3. Alex Booker, softball. Eichelberger Field will look different in 2015 without Booker in left field. Current Chicago Bandit hit career-best .371 with three home runs and team-high 27 RBI this spring.
4. Jesica Ejesieme, track and field. Lone Illini at outdoor NCAA Championships, Texas native finished with second-team All-America honors in 400-meter hurdles for second time in career.   
5. Amber See, gymnastics. Kim Landrus will have hard time replacing See. Three-time All-Big Ten pick wound up with first-team accolades this season and was consistent point producer in multiple events.
6. Ember Schuldt, golf. Senior from Sterling found herself in the mix at virtually every tournament during the fall and spring seasons for Illini, culminating with her trip to NCAA regionals.
7. Liz McMahon, volleyball. Easy to spot on the court with her height (6-foot-6) and her skills, Big Ten has taken notice of outside hitter and Ohio native each of her three seasons so far with Illini.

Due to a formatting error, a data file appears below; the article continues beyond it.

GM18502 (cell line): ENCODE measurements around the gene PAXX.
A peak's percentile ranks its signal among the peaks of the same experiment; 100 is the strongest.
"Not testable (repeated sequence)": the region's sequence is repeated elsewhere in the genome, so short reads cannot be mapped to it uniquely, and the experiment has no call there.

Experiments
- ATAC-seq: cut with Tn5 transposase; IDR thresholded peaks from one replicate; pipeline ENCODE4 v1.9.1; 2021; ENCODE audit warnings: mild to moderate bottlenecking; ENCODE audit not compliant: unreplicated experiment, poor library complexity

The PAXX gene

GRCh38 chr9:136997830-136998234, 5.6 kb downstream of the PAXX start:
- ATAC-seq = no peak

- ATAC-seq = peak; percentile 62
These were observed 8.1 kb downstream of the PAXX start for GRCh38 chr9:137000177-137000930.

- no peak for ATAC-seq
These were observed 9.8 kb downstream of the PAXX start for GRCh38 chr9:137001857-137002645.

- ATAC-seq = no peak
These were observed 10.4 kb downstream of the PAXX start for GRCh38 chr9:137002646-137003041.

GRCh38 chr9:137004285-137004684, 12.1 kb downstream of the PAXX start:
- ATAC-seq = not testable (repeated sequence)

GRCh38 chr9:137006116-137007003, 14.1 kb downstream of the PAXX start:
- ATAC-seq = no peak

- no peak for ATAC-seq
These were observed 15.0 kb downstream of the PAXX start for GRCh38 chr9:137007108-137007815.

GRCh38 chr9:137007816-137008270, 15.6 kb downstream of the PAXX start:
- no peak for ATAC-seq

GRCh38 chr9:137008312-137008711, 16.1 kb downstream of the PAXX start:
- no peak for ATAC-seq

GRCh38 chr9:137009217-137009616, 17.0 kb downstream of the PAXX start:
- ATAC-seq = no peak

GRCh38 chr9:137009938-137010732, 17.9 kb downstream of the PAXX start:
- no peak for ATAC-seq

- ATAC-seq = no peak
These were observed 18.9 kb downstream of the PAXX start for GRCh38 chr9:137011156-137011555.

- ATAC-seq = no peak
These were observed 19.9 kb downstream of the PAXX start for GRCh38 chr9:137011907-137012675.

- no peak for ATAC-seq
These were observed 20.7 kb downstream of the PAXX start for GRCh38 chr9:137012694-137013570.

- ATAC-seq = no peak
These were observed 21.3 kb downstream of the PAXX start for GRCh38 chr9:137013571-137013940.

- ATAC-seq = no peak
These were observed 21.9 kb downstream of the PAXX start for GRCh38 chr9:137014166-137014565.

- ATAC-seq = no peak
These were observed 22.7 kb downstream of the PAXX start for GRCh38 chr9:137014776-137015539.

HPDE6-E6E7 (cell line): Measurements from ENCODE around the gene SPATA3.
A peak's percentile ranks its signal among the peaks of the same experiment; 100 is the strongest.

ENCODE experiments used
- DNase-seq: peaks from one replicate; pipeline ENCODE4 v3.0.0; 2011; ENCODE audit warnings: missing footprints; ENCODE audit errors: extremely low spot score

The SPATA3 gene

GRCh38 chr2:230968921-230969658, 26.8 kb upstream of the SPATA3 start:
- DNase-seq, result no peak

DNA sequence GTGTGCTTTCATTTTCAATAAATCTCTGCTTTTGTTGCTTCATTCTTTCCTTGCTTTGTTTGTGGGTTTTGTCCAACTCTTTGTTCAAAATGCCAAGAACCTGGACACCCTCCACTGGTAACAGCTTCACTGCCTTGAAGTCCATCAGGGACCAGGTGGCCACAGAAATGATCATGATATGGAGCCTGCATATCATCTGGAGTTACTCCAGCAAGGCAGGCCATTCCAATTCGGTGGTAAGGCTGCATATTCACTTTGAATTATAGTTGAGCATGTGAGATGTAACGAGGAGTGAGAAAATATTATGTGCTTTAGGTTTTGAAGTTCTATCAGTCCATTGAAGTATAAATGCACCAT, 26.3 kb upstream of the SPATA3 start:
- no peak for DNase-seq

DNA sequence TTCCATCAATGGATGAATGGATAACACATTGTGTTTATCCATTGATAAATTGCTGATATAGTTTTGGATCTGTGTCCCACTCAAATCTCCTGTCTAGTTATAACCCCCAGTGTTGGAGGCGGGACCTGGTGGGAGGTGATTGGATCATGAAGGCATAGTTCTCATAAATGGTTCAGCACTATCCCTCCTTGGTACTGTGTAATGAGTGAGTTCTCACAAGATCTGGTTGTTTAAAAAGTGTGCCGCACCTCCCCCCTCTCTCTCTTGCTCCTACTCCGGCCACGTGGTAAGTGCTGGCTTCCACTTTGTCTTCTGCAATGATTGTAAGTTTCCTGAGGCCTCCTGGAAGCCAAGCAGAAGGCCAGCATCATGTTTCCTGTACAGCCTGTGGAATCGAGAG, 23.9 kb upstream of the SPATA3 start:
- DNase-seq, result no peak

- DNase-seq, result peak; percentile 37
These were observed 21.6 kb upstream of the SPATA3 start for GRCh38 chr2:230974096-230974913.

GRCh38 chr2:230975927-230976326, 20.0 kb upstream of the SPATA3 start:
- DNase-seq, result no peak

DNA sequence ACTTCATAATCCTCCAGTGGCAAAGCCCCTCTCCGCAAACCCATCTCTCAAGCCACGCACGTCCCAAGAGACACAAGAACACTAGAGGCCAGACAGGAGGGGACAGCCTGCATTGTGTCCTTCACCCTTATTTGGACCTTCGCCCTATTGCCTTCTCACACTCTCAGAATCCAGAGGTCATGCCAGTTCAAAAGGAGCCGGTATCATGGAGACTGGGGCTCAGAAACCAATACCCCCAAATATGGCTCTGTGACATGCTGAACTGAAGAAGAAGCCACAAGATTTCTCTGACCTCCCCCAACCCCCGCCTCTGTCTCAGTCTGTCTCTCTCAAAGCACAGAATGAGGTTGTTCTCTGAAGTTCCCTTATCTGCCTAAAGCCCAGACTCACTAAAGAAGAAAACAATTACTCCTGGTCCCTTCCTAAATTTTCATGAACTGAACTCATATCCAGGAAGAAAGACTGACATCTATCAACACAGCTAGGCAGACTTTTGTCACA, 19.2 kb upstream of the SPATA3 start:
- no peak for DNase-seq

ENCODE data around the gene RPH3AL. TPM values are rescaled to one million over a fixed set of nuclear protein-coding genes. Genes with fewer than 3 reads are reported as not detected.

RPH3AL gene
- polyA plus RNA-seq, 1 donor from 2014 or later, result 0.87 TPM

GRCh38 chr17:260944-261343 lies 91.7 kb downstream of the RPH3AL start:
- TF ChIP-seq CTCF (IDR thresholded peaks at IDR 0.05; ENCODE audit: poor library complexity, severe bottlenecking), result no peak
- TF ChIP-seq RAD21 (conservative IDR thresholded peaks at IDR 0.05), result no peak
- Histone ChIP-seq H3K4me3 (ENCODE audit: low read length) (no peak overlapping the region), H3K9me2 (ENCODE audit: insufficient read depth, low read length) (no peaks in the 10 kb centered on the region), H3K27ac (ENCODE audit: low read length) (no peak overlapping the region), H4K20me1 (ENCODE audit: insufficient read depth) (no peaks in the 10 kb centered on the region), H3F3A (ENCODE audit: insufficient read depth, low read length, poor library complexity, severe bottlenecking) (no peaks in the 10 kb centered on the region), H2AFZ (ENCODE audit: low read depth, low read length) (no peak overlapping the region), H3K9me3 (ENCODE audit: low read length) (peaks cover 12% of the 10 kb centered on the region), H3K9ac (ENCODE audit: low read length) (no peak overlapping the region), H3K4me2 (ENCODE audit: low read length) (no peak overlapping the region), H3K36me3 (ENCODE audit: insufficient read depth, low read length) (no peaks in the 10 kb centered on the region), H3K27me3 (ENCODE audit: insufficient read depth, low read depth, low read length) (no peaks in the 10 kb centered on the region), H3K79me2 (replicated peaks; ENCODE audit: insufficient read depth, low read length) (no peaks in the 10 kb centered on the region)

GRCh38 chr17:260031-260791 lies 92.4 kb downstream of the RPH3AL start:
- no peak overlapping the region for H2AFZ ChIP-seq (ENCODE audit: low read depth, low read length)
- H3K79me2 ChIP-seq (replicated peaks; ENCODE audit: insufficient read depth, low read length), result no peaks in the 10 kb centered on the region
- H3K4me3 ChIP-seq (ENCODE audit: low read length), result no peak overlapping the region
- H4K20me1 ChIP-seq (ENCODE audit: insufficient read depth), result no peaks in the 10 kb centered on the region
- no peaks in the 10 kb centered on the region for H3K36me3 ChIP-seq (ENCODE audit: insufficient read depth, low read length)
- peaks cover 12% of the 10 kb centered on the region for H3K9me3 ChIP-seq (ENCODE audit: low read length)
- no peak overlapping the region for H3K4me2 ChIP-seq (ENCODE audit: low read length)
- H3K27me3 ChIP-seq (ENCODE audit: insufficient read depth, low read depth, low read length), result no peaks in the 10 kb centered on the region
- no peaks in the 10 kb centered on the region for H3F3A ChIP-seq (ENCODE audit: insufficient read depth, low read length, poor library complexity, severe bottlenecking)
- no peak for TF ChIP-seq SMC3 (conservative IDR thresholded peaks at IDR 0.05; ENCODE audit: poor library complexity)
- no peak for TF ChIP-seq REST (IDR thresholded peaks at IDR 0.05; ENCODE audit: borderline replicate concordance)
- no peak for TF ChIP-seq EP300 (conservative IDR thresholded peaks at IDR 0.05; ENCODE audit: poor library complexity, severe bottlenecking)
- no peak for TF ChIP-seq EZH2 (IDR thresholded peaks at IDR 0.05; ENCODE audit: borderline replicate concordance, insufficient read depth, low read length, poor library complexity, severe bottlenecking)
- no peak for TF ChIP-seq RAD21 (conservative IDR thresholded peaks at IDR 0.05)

8. Amber Moore, basketball. Only remaining member of highly touted 2009 recruiting class, Moore averaged team-high 15.3 points and leaves 12th all time in career scoring with 1,449 points.
9. Kylie Johnson, softball. Best hitter Terri Sullivan had this season. Sophomore right fielder ended with a .383 average, tops on the team, to go along with 14 RBI and second-team All-Big Ten distinction.  
10. Alyssa Schneider, cross-country. Bartlett product was dependable contributor last fall, becoming first UI women’s runner to reach NCAA Championships since 2009 after she placed fifth at NCAA Midwest Regional.  

Top Area Athletes
1. Kandie Bloch-Jones, women’s track and field. Former Argenta-Oreana standout kept up production in first season, winning the high jump at the Big Ten indoor meet before placing second in the event at the league’s outdoor meet.  
2. Rayvonte Rice, men’s basketball. Picking apart the Big 12 during prep career at Centennial was just a preview of what he did against Big Ten competition.  
3. Casey Fletcher, baseball. Oakwood native and third-generation Illini was an instant hit in first season, walloping a team-best six home runs to complement his .308 average and 27 RBI.
4. Zebo Zebe, men’s track and field. Placed eighth in the 600-meter run during the Big Ten indoor meet, which came after Unity product won the 600-yard run during the Rod McCravy Memorial meet and the 800 at the Orange and Blue Open during the indoor season.